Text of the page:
13:1 Now there were these prophets and teachers in the church at Antioch: 1 Barnabas, Simeon called Niger, 2 Lucius the Cyrenian, 3 Manaen (a close friend of Herod 4 the tetrarch 5 from childhood 6 ) and Saul. 13:2 While they were serving 7 the Lord and fasting, the Holy Spirit said, “Set apart 8 for me Barnabas and Saul for the work to which I have called them.” 13:3 Then, after they had fasted 9 and 10 prayed and placed their hands 11 on them, they sent them off.
1 sn Antioch was a city in Syria (not Antioch in Pisidia).
2 sn Simeon may well have been from North Africa, since the Latin loanword Niger refers to someone as “dark-complexioned.”
3 sn The Cyrenian refers to a native of the city of Cyrene, on the coast of northern Africa west of Egypt.
4 sn Herod is generally taken as a reference to Herod Antipas, who governed Galilee from 4
5 tn Or “the governor.”
sn A tetrarch was a ruler with rank and authority lower than a king, who ruled only with the approval of the Roman authorities. This was roughly equivalent to being governor of a region. Several times in the NT, Herod tetrarch of Galilee is called a king (Matt 14:9, Mark 6:14-29), reflecting popular usage.
6 tn Or “(a foster brother of Herod the tetrarch).” The meaning “close friend from childhood” is given by L&N 34.15, but the word can also mean “foster brother” (L&N 10.51). BDAG 976 s.v. σύντροφας states, “pert. to being brought up with someone, either as a foster-brother or as a companion/friend,” which covers both alternatives. Context does not given enough information to be certain which is the case here, although many modern translations prefer the meaning “close friend from childhood.”
7 tn This term is frequently used in the LXX of the service performed by priests and Levites in the tabernacle (Exod 28:35, 43; 29:30; 30:20; 35:19; 39:26; Num 1:50; 3:6, 31) and the temple (2 Chr 31:2; 35:3; Joel 1:9, 13; 2:17, and many more examples). According to BDAG 591 s.v. λειτουργέω 1.b it is used “of other expression of religious devotion.” Since the previous verse described the prophets and teachers in the church at Antioch, it is probable that the term here describes two of them (Barnabas and Saul) as they were serving in that capacity. Since they were not in Jerusalem where the temple was located, general religious service is referred to here.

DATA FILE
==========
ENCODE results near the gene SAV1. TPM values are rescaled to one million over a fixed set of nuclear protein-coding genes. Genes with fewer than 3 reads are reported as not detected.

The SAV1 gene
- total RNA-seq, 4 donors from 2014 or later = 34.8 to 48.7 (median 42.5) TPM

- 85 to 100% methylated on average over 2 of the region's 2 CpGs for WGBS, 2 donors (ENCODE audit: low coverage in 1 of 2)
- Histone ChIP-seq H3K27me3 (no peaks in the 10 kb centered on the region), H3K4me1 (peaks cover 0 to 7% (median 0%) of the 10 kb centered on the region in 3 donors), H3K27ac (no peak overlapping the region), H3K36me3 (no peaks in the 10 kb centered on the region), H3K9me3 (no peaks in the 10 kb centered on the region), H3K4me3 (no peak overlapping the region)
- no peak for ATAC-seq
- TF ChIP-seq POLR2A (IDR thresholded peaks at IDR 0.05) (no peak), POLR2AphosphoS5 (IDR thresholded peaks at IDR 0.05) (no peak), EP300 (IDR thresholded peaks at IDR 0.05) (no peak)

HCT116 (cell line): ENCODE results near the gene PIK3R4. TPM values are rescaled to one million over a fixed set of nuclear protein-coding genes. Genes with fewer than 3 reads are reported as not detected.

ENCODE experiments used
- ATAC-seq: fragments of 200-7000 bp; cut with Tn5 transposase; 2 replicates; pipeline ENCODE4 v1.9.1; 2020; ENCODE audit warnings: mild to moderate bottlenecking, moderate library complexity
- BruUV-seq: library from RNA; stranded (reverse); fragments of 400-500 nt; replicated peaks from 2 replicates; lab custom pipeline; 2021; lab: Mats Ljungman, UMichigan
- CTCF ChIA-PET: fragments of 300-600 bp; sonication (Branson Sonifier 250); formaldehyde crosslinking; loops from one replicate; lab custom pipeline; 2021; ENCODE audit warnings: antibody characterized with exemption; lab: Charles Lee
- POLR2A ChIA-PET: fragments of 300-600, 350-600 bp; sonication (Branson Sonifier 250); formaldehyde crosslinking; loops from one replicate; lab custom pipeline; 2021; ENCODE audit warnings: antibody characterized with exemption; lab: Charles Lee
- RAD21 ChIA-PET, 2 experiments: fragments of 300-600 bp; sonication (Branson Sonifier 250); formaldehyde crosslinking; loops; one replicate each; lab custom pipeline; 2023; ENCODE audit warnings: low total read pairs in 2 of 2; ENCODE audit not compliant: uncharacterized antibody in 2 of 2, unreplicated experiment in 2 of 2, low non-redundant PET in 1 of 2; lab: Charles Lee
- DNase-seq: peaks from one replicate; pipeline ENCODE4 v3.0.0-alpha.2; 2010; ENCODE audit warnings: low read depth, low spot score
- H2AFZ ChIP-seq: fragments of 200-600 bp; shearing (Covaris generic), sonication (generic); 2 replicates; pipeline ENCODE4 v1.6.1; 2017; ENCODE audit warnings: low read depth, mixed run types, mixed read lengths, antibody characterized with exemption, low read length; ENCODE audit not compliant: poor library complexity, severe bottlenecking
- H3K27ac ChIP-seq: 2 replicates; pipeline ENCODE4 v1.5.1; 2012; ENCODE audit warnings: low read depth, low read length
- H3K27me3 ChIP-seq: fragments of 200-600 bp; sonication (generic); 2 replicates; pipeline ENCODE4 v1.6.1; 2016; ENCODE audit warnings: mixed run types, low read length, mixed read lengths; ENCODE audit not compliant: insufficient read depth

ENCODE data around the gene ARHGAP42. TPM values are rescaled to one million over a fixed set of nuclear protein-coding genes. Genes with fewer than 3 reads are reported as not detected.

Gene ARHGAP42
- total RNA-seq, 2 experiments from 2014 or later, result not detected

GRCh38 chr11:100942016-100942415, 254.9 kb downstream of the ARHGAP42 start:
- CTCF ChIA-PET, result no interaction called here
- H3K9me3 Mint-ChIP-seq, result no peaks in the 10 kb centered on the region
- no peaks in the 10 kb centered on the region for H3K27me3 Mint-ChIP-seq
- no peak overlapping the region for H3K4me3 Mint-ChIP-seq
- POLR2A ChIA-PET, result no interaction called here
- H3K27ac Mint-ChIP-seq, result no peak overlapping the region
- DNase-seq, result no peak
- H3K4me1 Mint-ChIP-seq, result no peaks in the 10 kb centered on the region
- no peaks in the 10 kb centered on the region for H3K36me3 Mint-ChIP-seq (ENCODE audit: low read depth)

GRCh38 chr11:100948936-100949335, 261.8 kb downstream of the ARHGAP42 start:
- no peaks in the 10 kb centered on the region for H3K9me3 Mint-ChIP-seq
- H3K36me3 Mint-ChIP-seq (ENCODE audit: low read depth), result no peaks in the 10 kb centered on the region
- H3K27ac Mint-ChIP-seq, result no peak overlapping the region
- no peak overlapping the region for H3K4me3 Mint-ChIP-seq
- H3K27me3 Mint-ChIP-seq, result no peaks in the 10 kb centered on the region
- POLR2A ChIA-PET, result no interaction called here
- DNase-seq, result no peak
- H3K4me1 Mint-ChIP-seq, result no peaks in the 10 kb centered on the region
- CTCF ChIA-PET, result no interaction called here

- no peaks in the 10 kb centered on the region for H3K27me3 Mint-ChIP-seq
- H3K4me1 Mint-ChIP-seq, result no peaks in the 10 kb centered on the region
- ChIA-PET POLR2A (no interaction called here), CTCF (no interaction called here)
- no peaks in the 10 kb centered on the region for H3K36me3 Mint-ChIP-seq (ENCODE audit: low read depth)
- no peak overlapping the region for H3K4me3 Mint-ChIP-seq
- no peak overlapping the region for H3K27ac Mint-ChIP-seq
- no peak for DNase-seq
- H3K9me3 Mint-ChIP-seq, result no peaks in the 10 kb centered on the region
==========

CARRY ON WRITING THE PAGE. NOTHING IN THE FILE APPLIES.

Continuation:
8 tn Or “Appoint.”
9 tn The three aorist participles νηστεύσαντες (nhsteusante"), προσευξάμενοι (proseuxamenoi), and ἐπιθέντες (epiqente") are translated as temporal participles. Although they could indicate contemporaneous time when used with an aorist main verb, logically here they are antecedent. On fasting and prayer, see Matt 6:5, 16; Luke 2:37; 5:33; Acts 14:23.
10 tn Normally English style, which uses a coordinating conjunction between only the last two elements of a series of three or more, would call for omission of “and” here. However, since the terms “fasting and prayer” are something of a unit, often linked together, the conjunction has been retained here.
11 sn The placing of hands on Barnabas and Saul (traditionally known as “the laying on of hands”) refers to an act picturing the commission of God and the church for the task at hand.
12 tn Grk “they”; the referents (Barnabas and Saul) have been specified in the translation for clarity.
13 sn Seleucia was the port city of Antioch in Syria.
14 sn Cyprus was a large island in the Mediterranean off the south coast of Asia Minor.